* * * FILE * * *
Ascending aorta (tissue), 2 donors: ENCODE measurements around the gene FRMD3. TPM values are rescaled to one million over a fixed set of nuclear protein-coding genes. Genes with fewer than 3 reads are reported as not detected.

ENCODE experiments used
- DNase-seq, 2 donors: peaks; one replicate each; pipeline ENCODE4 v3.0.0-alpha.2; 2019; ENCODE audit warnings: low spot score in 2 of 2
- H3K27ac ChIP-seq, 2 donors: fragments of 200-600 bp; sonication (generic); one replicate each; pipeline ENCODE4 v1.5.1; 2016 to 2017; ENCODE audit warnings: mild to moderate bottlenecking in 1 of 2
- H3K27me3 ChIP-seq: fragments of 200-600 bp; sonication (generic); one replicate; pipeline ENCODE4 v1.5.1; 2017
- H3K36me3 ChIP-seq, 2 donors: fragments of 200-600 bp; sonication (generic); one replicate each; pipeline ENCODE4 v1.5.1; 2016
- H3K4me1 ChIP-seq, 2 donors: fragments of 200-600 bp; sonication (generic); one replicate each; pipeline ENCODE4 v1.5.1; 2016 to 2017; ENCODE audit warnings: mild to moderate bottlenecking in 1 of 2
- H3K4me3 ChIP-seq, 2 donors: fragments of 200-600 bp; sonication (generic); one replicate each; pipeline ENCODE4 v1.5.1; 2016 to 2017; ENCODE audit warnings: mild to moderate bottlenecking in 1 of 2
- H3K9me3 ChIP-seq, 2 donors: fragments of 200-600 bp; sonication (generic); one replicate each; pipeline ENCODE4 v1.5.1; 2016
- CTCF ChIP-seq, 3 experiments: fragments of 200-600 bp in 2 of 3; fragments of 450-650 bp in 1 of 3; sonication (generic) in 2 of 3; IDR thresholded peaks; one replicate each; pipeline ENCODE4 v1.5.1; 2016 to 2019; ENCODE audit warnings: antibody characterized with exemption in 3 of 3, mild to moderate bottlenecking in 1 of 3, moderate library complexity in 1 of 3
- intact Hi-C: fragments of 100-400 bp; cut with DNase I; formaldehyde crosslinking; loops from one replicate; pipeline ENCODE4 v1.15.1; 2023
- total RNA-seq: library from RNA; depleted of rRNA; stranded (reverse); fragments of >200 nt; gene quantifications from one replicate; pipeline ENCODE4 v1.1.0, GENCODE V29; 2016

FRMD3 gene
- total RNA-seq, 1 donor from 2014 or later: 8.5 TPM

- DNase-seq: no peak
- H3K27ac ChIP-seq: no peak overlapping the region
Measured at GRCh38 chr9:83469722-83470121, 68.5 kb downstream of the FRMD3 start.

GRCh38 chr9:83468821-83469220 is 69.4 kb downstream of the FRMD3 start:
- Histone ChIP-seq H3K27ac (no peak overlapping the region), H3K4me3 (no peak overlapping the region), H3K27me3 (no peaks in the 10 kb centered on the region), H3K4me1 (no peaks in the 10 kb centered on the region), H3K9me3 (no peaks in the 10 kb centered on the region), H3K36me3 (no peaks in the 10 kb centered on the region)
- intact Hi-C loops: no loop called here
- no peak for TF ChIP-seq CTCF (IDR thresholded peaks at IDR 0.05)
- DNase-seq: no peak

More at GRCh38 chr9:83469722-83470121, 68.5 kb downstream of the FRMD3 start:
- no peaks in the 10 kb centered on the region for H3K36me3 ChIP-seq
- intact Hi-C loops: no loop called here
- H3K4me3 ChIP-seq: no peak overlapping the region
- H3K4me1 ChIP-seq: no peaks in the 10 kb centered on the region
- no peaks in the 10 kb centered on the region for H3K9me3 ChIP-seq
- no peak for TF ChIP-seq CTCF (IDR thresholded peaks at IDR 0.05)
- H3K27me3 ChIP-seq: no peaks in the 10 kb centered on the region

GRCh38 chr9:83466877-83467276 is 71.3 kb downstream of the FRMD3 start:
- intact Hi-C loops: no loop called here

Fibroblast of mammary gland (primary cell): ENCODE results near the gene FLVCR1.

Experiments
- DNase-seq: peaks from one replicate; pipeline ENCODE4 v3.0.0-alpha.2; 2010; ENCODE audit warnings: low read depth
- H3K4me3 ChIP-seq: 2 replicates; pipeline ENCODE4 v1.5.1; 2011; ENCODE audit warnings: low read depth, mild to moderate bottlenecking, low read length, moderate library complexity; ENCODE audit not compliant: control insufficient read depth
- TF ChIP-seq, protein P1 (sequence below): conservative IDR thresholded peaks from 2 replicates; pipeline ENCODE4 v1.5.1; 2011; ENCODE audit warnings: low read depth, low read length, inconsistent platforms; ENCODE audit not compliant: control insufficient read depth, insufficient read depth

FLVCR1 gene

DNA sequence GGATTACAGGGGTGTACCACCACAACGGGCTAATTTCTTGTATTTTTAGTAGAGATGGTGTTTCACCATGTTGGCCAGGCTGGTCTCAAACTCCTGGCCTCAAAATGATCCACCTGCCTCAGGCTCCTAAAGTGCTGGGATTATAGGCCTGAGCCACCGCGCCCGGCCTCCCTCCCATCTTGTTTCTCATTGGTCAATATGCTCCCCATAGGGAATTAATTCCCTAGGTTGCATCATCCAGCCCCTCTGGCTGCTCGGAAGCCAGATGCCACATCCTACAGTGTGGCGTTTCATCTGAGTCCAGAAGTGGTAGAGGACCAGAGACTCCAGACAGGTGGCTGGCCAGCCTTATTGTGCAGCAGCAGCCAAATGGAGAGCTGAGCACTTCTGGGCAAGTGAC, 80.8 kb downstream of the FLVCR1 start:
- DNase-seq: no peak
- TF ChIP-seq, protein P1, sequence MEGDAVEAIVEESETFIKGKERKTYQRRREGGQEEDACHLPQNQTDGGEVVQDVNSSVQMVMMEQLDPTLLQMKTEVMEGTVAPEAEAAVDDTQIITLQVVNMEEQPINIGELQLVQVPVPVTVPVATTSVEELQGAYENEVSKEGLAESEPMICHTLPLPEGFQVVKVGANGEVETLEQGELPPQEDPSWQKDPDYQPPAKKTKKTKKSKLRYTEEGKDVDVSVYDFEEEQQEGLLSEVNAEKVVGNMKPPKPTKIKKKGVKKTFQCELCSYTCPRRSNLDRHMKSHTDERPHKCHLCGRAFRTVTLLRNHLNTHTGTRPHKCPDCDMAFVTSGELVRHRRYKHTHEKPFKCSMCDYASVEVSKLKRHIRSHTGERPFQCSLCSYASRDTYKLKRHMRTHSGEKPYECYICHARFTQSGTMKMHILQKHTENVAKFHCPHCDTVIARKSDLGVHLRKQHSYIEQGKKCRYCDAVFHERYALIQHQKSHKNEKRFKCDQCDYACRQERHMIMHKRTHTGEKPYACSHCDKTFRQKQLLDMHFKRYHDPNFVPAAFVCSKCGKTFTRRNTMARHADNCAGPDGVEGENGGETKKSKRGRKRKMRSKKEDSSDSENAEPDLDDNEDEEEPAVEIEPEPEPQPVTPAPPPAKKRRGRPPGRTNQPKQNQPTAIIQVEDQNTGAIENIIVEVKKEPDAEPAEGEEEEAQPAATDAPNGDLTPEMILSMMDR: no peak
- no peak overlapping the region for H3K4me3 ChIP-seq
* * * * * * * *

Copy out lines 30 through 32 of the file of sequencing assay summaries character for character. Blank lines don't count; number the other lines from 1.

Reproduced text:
- H3K27me3 ChIP-seq: no peaks in the 10 kb centered on the region

GRCh38 chr9:83466877-83467276 is 71.3 kb downstream of the FRMD3 start:
- intact Hi-C loops: no loop called here